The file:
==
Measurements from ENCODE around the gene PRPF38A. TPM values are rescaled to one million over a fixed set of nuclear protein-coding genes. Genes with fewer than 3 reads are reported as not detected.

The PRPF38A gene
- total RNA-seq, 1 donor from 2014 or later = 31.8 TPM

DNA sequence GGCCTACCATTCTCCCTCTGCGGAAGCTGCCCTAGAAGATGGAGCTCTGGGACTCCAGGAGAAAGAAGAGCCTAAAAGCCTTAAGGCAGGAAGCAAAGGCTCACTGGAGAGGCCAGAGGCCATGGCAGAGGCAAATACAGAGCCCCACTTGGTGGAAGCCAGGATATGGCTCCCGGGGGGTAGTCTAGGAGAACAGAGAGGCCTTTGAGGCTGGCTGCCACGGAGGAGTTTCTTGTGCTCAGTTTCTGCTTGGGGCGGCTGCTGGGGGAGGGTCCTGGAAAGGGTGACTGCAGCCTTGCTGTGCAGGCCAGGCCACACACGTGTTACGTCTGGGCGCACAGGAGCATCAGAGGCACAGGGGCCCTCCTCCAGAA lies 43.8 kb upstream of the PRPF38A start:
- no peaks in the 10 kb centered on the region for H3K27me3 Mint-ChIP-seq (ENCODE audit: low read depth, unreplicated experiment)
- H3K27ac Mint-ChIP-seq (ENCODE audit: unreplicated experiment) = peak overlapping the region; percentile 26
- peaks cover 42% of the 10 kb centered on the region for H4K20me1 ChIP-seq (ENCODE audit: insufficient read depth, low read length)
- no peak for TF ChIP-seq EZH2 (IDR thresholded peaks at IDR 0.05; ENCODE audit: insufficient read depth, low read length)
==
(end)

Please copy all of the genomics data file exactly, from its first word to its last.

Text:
Measurements from ENCODE around the gene PRPF38A. TPM values are rescaled to one million over a fixed set of nuclear protein-coding genes. Genes with fewer than 3 reads are reported as not detected.

The PRPF38A gene
- total RNA-seq, 1 donor from 2014 or later = 31.8 TPM

DNA sequence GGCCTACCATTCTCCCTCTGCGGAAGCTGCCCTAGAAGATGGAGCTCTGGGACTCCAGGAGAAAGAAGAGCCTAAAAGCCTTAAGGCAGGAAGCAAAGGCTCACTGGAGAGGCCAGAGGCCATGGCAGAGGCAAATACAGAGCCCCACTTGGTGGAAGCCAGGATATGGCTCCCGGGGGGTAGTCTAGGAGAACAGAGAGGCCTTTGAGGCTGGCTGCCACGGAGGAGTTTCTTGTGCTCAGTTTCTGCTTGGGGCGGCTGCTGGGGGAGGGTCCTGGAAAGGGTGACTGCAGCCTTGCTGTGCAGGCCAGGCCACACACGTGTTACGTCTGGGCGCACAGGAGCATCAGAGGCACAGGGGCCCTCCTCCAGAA lies 43.8 kb upstream of the PRPF38A start:
- no peaks in the 10 kb centered on the region for H3K27me3 Mint-ChIP-seq (ENCODE audit: low read depth, unreplicated experiment)
- H3K27ac Mint-ChIP-seq (ENCODE audit: unreplicated experiment) = peak overlapping the region; percentile 26
- peaks cover 42% of the 10 kb centered on the region for H4K20me1 ChIP-seq (ENCODE audit: insufficient read depth, low read length)
- no peak for TF ChIP-seq EZH2 (IDR thresholded peaks at IDR 0.05; ENCODE audit: insufficient read depth, low read length)